From Serial’s courtroom drama of Adnan Syed, who was convicted of strangling his 19-year-old girlfriend in 1999, to Netflix’s controversial true-crime documentary ‘Making a Murderer’, the public has always been fascinated by extreme behaviour and crime.
Now we have a British courtroom drama that is equally gripping; a fictional murder trial set in Newbury, Berkshire. The Trial: A Murder in the Family tells the story of Simon Davis (Michael Gould), a university lecturer, charged with strangling his estranged wife Carla (Emma Lowndes). “The jury don’t want theatricals or drama,” said Max Hill QC, but as details of Carla’s death emerges, it becomes clear how disturbing such cases can be.
Loaded with primal emotion and plot intrigue, the Channel 4 docudrama has left many viewers wondering whether the defendant is guilty or not. Davis and the witnesses are played by actors, but the defence and prosecution lawyers, and the presiding judge and the jury are real life professionals.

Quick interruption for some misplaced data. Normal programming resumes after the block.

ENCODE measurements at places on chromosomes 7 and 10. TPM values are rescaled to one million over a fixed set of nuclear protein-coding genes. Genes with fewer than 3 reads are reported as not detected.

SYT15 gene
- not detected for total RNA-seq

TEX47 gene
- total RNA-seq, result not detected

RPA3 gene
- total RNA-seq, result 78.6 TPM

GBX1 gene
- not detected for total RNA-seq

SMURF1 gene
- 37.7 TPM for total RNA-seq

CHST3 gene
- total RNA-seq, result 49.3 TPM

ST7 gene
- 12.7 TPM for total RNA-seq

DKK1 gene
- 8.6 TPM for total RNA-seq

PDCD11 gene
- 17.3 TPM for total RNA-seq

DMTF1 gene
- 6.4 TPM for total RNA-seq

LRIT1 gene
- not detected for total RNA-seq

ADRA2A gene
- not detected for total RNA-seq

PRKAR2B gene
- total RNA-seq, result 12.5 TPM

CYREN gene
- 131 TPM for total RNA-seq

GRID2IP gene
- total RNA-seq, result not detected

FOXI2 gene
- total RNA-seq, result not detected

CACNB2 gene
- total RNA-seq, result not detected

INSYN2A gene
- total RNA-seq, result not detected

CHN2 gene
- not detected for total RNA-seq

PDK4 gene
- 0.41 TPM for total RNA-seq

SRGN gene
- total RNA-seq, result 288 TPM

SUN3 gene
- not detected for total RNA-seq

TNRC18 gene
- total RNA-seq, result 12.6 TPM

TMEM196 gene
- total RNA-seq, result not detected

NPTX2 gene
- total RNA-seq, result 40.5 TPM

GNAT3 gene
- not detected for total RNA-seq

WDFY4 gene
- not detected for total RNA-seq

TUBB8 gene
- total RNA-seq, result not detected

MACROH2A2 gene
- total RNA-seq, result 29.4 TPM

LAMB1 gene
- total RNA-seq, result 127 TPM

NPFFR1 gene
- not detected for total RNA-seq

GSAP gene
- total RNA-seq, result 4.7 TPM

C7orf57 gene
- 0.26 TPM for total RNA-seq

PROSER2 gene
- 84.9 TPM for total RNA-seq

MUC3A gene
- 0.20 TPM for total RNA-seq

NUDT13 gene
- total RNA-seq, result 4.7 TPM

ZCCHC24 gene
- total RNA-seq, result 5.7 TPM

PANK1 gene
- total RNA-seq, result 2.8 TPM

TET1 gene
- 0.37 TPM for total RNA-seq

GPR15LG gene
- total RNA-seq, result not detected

All working unscripted with only the lightest of touches by co-directors Nick Holt and Kath Mattock, the C4 mini-series is frighteningly reminiscent of a real-life murder trial. The jurors hear how the accused arrived at his flat and discovered Carla unresponsive. They also hear how Davis dialled 999 for one second, then hung up and called his friend Johnny Quinn, who didn’t answer.
He dialed 999 again eight minutes later, and claimed he thought his wife had suffered a heart attack. He was then interviewed by police for one hour and 45 minutes and answered ‘no comment’ to each question. Head of Red Lion Chambers’ Max Hill QC and Michelle Nelson represent the prosecution.
Davis’s defence is led by John Ryder QC, who notes, “you have to start from the position that you’re a goal or two down.” The defence also succinctly captured why society is obsessed with murder. “It is the absolute end for someone,” he says. “A completely unique individual, a unique sensibility exists no more, and another human being is charged with having done that.”
Running for five nights on Channel 4, the cameras followed the jury into the deliberation room, and it is here where the real drama can be found. One juror is convinced he can deduce guilt by looking into someone’s eyes, whereas another is a retired health visitor with first-hand experience of domestic violence victims. Faced with suspicious phone calls, an unexpected pregnancy and a witness account from a neighbour, the life experiences of the twelve jurors will have a profound affect on this case.
No one knew what their verdict would be and whether Davis was guilty or not.
If you missed the show that first aired 21st May, 9pm on Channel 4 you can catch up on demand.